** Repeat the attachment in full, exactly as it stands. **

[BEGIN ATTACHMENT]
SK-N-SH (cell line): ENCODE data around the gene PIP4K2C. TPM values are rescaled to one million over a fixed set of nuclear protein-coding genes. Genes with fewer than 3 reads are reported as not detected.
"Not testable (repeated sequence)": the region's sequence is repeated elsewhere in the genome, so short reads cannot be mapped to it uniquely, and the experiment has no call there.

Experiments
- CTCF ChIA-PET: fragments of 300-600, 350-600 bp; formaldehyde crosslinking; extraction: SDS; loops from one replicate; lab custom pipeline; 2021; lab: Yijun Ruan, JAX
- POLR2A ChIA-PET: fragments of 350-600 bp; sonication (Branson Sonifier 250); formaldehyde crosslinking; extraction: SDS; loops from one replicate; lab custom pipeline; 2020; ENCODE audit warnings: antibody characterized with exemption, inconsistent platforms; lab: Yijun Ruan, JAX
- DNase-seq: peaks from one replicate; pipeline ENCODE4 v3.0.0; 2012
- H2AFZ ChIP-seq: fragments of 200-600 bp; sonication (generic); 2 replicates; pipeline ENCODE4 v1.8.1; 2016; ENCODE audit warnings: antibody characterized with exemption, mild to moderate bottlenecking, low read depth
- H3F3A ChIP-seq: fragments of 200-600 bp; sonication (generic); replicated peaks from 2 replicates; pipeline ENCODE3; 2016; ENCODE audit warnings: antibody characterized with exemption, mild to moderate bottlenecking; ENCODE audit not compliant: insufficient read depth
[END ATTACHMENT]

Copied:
SK-N-SH (cell line): ENCODE data around the gene PIP4K2C. TPM values are rescaled to one million over a fixed set of nuclear protein-coding genes. Genes with fewer than 3 reads are reported as not detected.
"Not testable (repeated sequence)": the region's sequence is repeated elsewhere in the genome, so short reads cannot be mapped to it uniquely, and the experiment has no call there.

Experiments
- CTCF ChIA-PET: fragments of 300-600, 350-600 bp; formaldehyde crosslinking; extraction: SDS; loops from one replicate; lab custom pipeline; 2021; lab: Yijun Ruan, JAX
- POLR2A ChIA-PET: fragments of 350-600 bp; sonication (Branson Sonifier 250); formaldehyde crosslinking; extraction: SDS; loops from one replicate; lab custom pipeline; 2020; ENCODE audit warnings: antibody characterized with exemption, inconsistent platforms; lab: Yijun Ruan, JAX
- DNase-seq: peaks from one replicate; pipeline ENCODE4 v3.0.0; 2012
- H2AFZ ChIP-seq: fragments of 200-600 bp; sonication (generic); 2 replicates; pipeline ENCODE4 v1.8.1; 2016; ENCODE audit warnings: antibody characterized with exemption, mild to moderate bottlenecking, low read depth
- H3F3A ChIP-seq: fragments of 200-600 bp; sonication (generic); replicated peaks from 2 replicates; pipeline ENCODE3; 2016; ENCODE audit warnings: antibody characterized with exemption, mild to moderate bottlenecking; ENCODE audit not compliant: insufficient read depth